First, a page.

We were halfway to Coiba Island when the fins of a female humpback whale and her calf broke the steel-gray water’s glassy surface. Mancho, our captain, cut the engine to let them pass in peace. Under my awe, I couldn’t shake the feeling that something’s off. I finally put my finger on it: the silence. There was no distant hum of traffic, no boats, no light breeze or even water lapping the hull. I looked around and found zero evidence of another human being, not even a single far-off boat. Suddenly, the complete absence of sound was not strange. It became intoxicating.
I’d begun researching Coiba National Park a few months prior, on the hunt for a family dive destination that would let my wife, Cindy, and I spend uninterrupted time with our soon-to-be-teenage daughter Cap. Each had 10 dives under her weight belt, and Cap’s cert card was newly printed, but I still wanted something challenging and out of the ordinary. A family vacation to remember.
Nearly 12-and-a-half miles off the coast of Panama, this UNESCO World Heritage site and marine protected area contains 38 islands. It’s part of the Tropical Eastern Pacific pelagic transit route that includes the ever-popular Galapagos and the Cocos Islands, but has far fewer visitors. It looked like the perfect opportunity for an off-the-well-finned-path adventure—wild Pacific Ocean diving that would deliver different topography, unfamiliar fish, large fauna and few other divers.
Typically, Cobia divers take day boats from the surf town of Santa Catalina. These are long, rough rides in pangas, the sturdy fiberglass popular in the region. Given the near certainty of bad weather at least some point during the trip, I didn’t think this was going to work for my family. Then I stumbled upon a remote, hard-to-access fishing village called Pixvae connected to Panama’s generally excellent road system by an atrocious clay and rock mountain track, suited only to a proper 4×4 and a skilled driver. The road can be avoided by a serene 40-minute panga ride through a mangrove labyrinth from Puerto Vidal, the nearest coastal settlement with paved road access. Staying here would cut the boat rides in half.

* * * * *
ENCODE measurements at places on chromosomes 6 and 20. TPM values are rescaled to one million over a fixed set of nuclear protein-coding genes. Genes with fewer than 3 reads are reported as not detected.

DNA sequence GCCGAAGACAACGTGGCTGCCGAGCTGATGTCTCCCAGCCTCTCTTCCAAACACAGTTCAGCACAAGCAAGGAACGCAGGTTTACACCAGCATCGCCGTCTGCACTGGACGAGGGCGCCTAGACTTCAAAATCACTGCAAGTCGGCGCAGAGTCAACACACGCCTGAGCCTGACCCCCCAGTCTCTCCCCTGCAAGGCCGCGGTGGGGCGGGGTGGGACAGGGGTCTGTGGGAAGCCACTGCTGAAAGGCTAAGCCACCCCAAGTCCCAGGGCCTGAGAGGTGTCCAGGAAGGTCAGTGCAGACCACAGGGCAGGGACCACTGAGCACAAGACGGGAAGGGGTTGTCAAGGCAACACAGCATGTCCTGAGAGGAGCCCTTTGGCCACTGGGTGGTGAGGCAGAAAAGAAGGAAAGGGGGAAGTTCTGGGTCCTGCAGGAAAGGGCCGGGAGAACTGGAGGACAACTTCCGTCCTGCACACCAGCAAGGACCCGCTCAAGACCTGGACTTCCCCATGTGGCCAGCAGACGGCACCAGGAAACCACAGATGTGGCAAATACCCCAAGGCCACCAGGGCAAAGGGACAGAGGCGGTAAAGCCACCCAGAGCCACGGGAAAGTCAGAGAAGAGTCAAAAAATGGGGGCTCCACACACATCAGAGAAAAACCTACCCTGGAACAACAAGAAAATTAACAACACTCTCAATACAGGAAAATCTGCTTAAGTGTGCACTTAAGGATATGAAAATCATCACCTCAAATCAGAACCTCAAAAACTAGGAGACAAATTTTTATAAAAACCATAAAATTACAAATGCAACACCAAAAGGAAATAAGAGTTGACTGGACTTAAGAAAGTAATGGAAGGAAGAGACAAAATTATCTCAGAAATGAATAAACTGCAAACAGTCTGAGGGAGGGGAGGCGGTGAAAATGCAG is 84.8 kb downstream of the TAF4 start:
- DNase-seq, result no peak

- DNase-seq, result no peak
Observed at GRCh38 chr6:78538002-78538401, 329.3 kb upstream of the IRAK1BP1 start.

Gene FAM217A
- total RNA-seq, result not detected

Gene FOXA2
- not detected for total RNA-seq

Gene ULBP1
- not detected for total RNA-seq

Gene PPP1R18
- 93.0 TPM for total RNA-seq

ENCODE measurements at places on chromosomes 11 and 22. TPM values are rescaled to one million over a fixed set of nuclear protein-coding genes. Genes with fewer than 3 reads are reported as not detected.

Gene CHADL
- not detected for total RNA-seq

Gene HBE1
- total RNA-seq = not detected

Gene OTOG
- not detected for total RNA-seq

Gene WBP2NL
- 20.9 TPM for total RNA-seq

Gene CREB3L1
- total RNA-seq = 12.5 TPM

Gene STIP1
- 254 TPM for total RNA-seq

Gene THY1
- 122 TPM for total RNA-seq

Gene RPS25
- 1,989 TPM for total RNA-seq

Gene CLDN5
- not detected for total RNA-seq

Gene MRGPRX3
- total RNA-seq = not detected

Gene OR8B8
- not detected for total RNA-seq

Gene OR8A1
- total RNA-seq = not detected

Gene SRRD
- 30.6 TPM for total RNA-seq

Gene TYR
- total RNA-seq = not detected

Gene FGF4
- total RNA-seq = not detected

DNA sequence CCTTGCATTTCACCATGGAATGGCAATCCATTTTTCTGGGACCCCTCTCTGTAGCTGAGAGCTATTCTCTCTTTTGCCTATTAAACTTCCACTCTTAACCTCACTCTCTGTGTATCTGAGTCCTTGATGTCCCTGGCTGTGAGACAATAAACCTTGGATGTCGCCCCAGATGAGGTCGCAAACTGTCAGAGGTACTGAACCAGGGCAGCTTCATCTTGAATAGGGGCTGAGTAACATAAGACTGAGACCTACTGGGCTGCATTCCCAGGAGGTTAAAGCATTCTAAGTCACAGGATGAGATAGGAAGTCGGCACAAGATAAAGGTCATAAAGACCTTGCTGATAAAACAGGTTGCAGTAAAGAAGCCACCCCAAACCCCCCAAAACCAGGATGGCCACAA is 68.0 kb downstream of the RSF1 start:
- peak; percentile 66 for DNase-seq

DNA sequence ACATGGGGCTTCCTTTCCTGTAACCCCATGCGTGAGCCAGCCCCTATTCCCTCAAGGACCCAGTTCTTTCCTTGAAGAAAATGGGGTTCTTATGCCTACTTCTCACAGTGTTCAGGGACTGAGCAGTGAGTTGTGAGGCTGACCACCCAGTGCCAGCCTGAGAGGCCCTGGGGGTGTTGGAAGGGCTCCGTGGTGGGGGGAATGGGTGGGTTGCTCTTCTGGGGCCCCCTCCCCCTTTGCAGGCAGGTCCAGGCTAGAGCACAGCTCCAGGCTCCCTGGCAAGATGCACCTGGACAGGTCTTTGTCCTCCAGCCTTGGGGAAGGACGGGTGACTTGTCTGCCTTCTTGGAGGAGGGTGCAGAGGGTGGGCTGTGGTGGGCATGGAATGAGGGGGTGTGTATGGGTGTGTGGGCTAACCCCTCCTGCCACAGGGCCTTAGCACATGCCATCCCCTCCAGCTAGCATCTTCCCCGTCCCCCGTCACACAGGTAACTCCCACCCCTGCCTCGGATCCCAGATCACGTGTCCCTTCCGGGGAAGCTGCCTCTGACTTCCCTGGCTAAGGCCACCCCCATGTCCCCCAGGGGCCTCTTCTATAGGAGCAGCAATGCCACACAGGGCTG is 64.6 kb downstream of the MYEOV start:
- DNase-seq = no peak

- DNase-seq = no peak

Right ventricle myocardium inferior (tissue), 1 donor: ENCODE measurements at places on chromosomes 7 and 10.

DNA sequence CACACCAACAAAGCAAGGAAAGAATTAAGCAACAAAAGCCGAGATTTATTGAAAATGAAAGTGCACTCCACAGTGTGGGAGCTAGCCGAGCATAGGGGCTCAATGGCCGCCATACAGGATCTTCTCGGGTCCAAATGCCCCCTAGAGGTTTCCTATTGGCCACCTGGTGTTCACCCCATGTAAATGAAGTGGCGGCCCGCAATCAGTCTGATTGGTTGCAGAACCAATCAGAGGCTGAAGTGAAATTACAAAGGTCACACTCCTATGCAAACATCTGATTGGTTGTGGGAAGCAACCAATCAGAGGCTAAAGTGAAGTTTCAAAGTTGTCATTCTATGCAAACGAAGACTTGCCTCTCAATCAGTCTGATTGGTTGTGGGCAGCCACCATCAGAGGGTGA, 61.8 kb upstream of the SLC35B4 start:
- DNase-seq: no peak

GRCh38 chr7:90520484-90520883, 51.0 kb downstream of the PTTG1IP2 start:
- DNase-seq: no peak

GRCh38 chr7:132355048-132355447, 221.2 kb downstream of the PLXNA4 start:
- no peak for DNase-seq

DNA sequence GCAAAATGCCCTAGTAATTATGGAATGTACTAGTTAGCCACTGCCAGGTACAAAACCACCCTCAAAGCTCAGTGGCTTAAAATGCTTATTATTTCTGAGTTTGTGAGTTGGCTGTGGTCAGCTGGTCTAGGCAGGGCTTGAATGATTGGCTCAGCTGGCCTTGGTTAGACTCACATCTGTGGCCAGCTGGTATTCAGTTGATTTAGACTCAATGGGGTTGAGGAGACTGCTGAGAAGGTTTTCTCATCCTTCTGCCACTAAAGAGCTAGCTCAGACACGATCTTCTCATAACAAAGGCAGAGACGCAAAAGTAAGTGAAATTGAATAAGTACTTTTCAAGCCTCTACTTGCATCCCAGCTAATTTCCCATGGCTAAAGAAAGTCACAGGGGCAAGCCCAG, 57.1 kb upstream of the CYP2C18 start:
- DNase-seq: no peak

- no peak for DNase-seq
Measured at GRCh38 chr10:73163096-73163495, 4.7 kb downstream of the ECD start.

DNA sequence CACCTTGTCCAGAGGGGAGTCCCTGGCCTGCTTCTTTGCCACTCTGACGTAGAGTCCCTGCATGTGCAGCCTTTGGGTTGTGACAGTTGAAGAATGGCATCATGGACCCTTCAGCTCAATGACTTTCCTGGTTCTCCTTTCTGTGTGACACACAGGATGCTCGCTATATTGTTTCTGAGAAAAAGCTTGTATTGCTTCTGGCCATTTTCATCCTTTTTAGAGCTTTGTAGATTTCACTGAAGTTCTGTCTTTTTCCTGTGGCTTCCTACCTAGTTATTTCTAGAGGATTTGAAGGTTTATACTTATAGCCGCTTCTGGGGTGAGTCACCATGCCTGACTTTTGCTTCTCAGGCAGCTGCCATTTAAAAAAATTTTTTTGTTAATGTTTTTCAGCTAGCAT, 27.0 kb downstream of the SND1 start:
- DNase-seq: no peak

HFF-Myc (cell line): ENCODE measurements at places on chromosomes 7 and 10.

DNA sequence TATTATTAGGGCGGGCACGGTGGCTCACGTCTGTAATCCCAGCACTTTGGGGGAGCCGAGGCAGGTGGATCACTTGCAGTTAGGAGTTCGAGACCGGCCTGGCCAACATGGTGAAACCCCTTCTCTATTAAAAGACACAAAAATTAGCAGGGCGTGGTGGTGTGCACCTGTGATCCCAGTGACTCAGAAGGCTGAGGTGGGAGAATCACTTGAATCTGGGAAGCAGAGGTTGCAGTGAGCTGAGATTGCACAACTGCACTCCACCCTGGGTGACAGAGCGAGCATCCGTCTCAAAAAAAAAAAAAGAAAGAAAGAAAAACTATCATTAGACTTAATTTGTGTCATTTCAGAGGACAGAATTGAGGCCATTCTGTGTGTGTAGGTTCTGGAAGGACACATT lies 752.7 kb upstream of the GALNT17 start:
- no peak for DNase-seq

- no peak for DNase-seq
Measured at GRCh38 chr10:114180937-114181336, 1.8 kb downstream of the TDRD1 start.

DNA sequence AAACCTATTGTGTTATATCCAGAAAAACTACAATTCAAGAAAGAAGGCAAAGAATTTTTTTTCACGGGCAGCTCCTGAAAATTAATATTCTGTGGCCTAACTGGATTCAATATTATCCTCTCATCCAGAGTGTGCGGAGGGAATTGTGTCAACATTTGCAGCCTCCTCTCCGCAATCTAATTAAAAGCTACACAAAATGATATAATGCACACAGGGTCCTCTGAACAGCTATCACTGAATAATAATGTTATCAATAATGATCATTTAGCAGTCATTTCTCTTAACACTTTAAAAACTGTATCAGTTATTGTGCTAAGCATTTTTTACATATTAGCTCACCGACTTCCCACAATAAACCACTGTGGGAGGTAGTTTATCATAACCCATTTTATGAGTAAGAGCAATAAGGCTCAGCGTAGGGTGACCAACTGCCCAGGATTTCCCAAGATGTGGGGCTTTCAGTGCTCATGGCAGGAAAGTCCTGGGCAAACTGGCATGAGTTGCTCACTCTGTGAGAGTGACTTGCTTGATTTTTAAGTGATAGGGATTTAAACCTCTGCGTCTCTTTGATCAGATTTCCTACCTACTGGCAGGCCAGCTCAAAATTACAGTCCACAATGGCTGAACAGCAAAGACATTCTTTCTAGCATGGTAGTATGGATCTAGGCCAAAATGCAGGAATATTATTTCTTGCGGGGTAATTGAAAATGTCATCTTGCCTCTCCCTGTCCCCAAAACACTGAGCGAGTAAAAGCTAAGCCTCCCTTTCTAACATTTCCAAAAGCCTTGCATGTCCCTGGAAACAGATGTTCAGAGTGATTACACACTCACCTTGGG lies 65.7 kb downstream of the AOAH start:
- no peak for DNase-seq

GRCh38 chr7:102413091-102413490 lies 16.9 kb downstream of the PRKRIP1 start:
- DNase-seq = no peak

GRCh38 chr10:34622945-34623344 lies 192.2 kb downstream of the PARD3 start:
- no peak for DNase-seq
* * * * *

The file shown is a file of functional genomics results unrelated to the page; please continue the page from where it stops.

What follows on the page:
Pixvae is far from an international dive hub. It’s not on the electrical grid, water comes untreated directly from the river, and most everyone gets around by horse or foot. There is only one dive shop here: The Ark Divers Scuba Lodge, which opened a few fortuitous weeks prior to the start of my research. This brand new solar-powered dive lodge is three raised guest cabanas along with a guest lounge, bar and dining area, all perched high above the village. It’s a great vantage to watch the ever-changing weather over the bay and the islands beyond.
We committed—and reaped pelagic rewards.
The sites selected by Mike Ritter, the Ark co-owner and our PADI Advanced Open Water instructor, were shallow and well-protected. Usually close to an island, the rocky reefs and steep slabs sloping toward a sandy bottom hosted an expulsion of life above 60 feet: Schooling jacks and barracuda, several species of eel, octopus, a multitude of white tip reef sharks and even bull sharks. Chromis swarmed in the blue above the reefs.